- Question from Jo-Ann: You read so much about the effect of vitamin D to prevent further breast cancer. Do you have an opinion on this?
- Answers - Nicholas Robert, M.D. As someone who's originally from Canada, there was some pride when an observation was made from some Canadians in Toronto that there was a relationship between low vitamin D levels and breast cancer recurrence. However, with more people looking at this relationship, it is less clear that there is a relationship between low vitamin D and breast cancer. In these observations, there is an impression that having a normal amount of vitamin D is good for general health, and has an impact in terms of bone health. So in my practice, I do check vitamin D levels. If they are very low, I encourage patients to increase the amount of vitamin D, but one has to be cautious not to give too much. One also has to be careful that we at this point don't know that replacing vitamin D will have an impact on how someone will do with their breast cancer diagnosis.
- Beth Baughman DuPree, M.D., F.A.C.S. In July 2007, in the New England Journal of Medicine, a review article seemed to spur a very large push for evaluation and treatment of patients' vitamin D levels. Many studies had been looked at prior to that and felt that possibly the cancer was the cause of the low vitamin D, as opposed to the low vitamin D levels being linked to an increased risk of developing breast cancer, colon cancer, and other medical disorders. Patients who live far north of the Equator and who have less sun exposure may have lower levels of vitamin D and the exact relationship is still something that we don't understand completely. We have begun testing all our patients at diagnosis and have found a significant number of patients who are deficient in their level of 25-hydroxy vitamin D. Since vitamin D-3 cannot be obtained through drinking milk, we recommend either sun exposure, which can create Vitamin D through the skin, or more importantly supplementation just to get the vitamin D level back into the normal range of somewhere between 35 and 55 nanograms/ml. I do not believe that vitamin D is the magic bullet that some people believe it can be in the prevention of breast cancer, but I think that having our levels within a normal range can certainly help with normal cellular functions. Vitamin D deficiencies have been associated with the ability to have ingrowth of blood vessels into tumors, and since some of our targeted therapies such as Avastin work to stop the ingrowth of blood vessels, an association can certainly be present but I believe still needs further investigation.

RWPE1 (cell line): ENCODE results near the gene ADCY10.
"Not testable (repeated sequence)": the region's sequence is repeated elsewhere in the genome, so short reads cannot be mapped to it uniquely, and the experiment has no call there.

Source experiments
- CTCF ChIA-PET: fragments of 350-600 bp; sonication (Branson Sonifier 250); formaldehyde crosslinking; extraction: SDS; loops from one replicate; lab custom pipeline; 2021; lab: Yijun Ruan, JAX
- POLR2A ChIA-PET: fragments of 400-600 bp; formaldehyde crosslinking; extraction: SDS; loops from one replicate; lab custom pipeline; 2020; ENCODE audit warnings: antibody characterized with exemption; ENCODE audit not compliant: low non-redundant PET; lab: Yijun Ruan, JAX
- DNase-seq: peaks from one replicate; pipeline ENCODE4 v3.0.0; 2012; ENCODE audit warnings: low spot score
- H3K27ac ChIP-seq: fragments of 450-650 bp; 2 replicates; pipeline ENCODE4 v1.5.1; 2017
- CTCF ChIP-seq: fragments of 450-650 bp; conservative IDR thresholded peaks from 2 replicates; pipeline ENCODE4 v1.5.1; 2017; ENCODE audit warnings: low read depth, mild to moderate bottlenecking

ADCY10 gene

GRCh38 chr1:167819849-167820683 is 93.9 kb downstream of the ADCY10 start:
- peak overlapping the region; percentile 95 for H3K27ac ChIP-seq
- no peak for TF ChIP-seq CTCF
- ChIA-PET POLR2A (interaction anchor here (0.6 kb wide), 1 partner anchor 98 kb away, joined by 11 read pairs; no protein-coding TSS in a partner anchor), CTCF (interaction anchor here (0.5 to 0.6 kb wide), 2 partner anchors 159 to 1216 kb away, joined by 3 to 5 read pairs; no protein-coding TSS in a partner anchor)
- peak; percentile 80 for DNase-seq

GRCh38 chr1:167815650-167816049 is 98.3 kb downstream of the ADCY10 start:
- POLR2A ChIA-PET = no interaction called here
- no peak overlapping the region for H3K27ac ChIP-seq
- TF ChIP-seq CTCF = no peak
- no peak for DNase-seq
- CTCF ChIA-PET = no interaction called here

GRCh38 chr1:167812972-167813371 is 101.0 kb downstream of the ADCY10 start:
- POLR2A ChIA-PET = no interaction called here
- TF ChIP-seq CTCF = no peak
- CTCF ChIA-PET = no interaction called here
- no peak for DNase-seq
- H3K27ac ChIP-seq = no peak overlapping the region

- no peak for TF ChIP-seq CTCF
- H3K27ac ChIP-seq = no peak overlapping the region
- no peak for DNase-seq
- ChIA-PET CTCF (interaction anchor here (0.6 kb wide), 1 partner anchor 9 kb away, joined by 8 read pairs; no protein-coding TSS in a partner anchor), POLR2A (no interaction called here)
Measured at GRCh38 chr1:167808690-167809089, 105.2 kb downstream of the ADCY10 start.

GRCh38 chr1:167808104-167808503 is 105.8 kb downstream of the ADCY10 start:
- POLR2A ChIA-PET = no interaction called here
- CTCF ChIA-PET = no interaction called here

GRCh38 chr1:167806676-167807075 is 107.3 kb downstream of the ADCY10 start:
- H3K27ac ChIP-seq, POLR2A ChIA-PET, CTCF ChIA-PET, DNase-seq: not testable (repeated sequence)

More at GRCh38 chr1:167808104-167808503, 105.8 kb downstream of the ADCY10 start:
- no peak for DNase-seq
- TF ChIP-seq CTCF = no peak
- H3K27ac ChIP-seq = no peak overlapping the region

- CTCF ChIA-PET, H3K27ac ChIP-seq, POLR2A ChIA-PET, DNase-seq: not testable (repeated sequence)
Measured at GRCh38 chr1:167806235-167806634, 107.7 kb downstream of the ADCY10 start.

The Ask-the-Expert Online Conference called Updates From the 2009 ASCO Annual Meeting featured Nick Robert, M.D. and Beth Baughman Dupree, M.D., F.A.C.S. answering your questions about the newest findings on risk, screening, treatment, and more.
Editor's Note: This conference took place in June 2009.
The materials presented in these conferences do not necessarily reflect the views of Breastcancer.org. A qualified healthcare professional should be consulted before using any therapeutic product or regimen discussed. All readers should verify all information and data before employing any therapies described here.
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